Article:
June 11, 2011

Book Review: Stephen Cresswell's "Homemade Root Beer, Pop, and Soda"

from Storey Publishing
Available from Amazon (also on Kindle), Barnes and Noble (also on Nook)

This is the book that got me started on homemade soda. I was searching for what roots were in root beer and came across this in a local library. No library is complete without a copy. One thing that makes this an excellent resource for someone looking to create homemade sodas is that Cresswell gives a clear context on what it takes to start from scratch and work your way up to being an advanced brewer. The book is planned perfectly to help the reader step by step. He begins with an engaging history on root beer and carbonated beverages in general which is in itself worth picking up a copy. Indeed every page instills romantic nostalgia for all things soda related. Cresswell lays out a discussion on necessary equipment, categorized according to what’s necessary and what’s just nice to have. As many hobbyists know, understanding what might be extraneous when just starting out is always encouraging when starting a new hobby. Then, the recipes begin with easy, 4 and 5 ingredient first batch recipes and Cresswell works the reader up through more complicated recipes on to helpful tips for many aspects including creating one’s own recipes, using natural roots and other ingredients, and troubleshooting what might have gone wrong in the event of a bad batch. In addition to being well versed in pop’s history, Cresswell also provides historical and vintage recipes from yesteryear, even as far back as
Colonial America.

Included recipes range from simple old-fashioned root beer to the spicey Virgin Islands ginger beer and the interesting Russian kvass. In addition to bottled drink recipes, there are a number of traditional beverage recipes for smoothies, spiced coffee drinks, and even egg nog.

Creswell is very up front about doing things the old fashioned way – carbonating with yeast, bottling in glass bottles. While this is part of the allure of homemade soda, this becomes one of the book’s shortcomings in that Cresswell only briefly discusses other methods for carbonating and glosses over the safety issues of natural carbonation in glass bottles. Most homebrewers will consider unchecked fermentation in glass as “bottle bombs”, i.e. when there is enough sugar to cause the bottles to burst. It is usually suggested on forums and elsewhere that soda brewers reuse commercial PET bottles, whereas Cresswell mentions that while plastic bottles will work, they have limited use.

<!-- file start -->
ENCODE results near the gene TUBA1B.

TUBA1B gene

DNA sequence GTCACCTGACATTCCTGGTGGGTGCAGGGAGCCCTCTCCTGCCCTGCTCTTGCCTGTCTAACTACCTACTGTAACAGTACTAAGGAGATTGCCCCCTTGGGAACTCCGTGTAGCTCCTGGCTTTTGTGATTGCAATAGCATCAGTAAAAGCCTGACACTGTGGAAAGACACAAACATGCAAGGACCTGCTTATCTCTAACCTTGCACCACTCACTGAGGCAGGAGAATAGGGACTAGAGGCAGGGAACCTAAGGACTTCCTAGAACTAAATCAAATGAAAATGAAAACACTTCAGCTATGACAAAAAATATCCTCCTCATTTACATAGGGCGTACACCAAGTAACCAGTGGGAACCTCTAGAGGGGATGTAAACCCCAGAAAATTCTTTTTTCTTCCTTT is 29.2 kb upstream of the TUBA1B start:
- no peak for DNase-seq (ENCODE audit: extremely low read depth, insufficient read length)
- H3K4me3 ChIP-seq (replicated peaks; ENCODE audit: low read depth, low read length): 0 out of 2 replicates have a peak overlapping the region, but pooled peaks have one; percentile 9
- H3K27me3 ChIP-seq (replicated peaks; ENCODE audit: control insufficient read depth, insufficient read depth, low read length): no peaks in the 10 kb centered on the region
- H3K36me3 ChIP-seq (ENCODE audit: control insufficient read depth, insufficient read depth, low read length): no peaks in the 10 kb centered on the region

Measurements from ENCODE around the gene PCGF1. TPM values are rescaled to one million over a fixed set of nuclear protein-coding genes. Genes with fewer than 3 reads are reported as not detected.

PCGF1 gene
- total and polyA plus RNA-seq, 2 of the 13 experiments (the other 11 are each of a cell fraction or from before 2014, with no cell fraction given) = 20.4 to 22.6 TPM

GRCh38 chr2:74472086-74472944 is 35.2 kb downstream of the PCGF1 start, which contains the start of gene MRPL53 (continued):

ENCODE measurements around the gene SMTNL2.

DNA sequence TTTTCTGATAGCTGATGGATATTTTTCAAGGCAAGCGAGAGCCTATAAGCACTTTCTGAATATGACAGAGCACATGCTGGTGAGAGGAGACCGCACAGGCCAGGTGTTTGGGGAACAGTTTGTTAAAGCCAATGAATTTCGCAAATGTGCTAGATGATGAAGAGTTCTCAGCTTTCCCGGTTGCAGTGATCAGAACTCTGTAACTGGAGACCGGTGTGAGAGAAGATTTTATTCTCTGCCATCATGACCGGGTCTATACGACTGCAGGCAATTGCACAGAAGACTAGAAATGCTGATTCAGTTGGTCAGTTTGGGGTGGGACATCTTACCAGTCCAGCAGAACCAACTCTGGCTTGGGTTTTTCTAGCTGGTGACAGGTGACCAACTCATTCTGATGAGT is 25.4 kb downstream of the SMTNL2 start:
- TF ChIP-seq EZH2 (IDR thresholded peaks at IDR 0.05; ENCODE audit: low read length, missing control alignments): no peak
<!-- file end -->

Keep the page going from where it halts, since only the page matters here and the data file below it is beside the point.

Another downside is that the book is somewhat dated on ingredient sourcing. Ingredient sourcing is now a breeze with specialty internet shops selling bulk roots and herbs. There was much less of this in 1998 at the time of the book’s release, leaving the reader feeling limited to local flora for ingredients which are often regional and seasonal.

The book does however have an excellent reference section, including references for the historical recipes found throughout the book. The references are a great resource for those wanting to delve deeper into other homebrewing, digging for local roots and herbs, and searching out more vintage recipes and history.

At 120 pgs, the book is a great way to get a jump start on homemade soda, without feeling
overwhelmed with complicated recipes or feeling like you’re plowing through a thick university text.

Homemade Root Beer, Soda & Pop

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